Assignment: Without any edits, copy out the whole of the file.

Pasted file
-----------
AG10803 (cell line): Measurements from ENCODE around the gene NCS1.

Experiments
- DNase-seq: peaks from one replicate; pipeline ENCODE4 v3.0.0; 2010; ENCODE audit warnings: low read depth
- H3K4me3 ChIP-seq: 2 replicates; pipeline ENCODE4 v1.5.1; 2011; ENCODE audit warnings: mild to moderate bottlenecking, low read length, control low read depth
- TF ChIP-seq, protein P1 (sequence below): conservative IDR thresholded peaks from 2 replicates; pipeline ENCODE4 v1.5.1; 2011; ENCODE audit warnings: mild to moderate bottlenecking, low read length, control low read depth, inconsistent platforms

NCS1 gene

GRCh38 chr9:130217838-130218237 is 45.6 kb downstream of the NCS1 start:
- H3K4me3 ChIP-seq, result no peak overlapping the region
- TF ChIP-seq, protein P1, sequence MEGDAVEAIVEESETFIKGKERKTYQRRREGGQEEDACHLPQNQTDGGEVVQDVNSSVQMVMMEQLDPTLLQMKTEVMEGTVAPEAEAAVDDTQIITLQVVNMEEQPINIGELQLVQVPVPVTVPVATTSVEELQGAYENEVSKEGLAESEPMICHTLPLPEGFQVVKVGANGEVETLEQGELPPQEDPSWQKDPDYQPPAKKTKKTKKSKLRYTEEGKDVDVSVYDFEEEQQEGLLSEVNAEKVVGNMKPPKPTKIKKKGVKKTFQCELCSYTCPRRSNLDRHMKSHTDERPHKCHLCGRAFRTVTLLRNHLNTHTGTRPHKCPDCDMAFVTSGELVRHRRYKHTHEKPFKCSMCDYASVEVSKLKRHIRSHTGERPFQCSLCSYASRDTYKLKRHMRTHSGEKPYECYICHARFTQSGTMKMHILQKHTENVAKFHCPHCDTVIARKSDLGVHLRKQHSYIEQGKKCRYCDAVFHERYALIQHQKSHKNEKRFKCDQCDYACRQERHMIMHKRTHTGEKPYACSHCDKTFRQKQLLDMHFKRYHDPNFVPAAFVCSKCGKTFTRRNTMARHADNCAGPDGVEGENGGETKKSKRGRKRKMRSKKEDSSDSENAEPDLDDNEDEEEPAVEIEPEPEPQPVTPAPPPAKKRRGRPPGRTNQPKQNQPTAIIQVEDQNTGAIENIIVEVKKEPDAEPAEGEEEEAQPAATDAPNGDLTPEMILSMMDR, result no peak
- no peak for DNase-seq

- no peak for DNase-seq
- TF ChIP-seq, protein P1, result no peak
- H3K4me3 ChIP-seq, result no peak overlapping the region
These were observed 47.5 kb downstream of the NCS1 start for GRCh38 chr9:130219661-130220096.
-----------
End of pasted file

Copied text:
AG10803 (cell line): Measurements from ENCODE around the gene NCS1.

Experiments
- DNase-seq: peaks from one replicate; pipeline ENCODE4 v3.0.0; 2010; ENCODE audit warnings: low read depth
- H3K4me3 ChIP-seq: 2 replicates; pipeline ENCODE4 v1.5.1; 2011; ENCODE audit warnings: mild to moderate bottlenecking, low read length, control low read depth
- TF ChIP-seq, protein P1 (sequence below): conservative IDR thresholded peaks from 2 replicates; pipeline ENCODE4 v1.5.1; 2011; ENCODE audit warnings: mild to moderate bottlenecking, low read length, control low read depth, inconsistent platforms

NCS1 gene

GRCh38 chr9:130217838-130218237 is 45.6 kb downstream of the NCS1 start:
- H3K4me3 ChIP-seq, result no peak overlapping the region
- TF ChIP-seq, protein P1, sequence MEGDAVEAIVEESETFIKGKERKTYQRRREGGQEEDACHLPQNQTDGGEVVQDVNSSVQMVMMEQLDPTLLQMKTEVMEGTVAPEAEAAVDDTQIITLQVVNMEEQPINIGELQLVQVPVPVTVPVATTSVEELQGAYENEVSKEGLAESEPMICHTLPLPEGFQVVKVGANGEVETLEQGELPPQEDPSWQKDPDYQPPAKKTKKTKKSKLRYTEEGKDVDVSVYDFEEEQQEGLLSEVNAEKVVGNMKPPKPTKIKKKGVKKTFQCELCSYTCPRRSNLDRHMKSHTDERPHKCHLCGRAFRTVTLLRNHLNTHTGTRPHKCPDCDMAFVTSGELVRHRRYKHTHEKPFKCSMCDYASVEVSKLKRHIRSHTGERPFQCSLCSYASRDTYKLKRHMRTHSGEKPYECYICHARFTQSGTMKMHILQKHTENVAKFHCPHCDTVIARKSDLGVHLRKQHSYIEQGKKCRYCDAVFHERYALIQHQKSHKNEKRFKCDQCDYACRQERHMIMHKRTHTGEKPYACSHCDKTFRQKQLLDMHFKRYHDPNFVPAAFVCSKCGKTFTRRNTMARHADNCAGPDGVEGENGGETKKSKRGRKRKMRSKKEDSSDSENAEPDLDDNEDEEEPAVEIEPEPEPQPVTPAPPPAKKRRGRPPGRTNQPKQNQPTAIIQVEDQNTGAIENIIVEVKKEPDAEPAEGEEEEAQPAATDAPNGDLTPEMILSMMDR, result no peak
- no peak for DNase-seq

- no peak for DNase-seq
- TF ChIP-seq, protein P1, result no peak
- H3K4me3 ChIP-seq, result no peak overlapping the region
These were observed 47.5 kb downstream of the NCS1 start for GRCh38 chr9:130219661-130220096.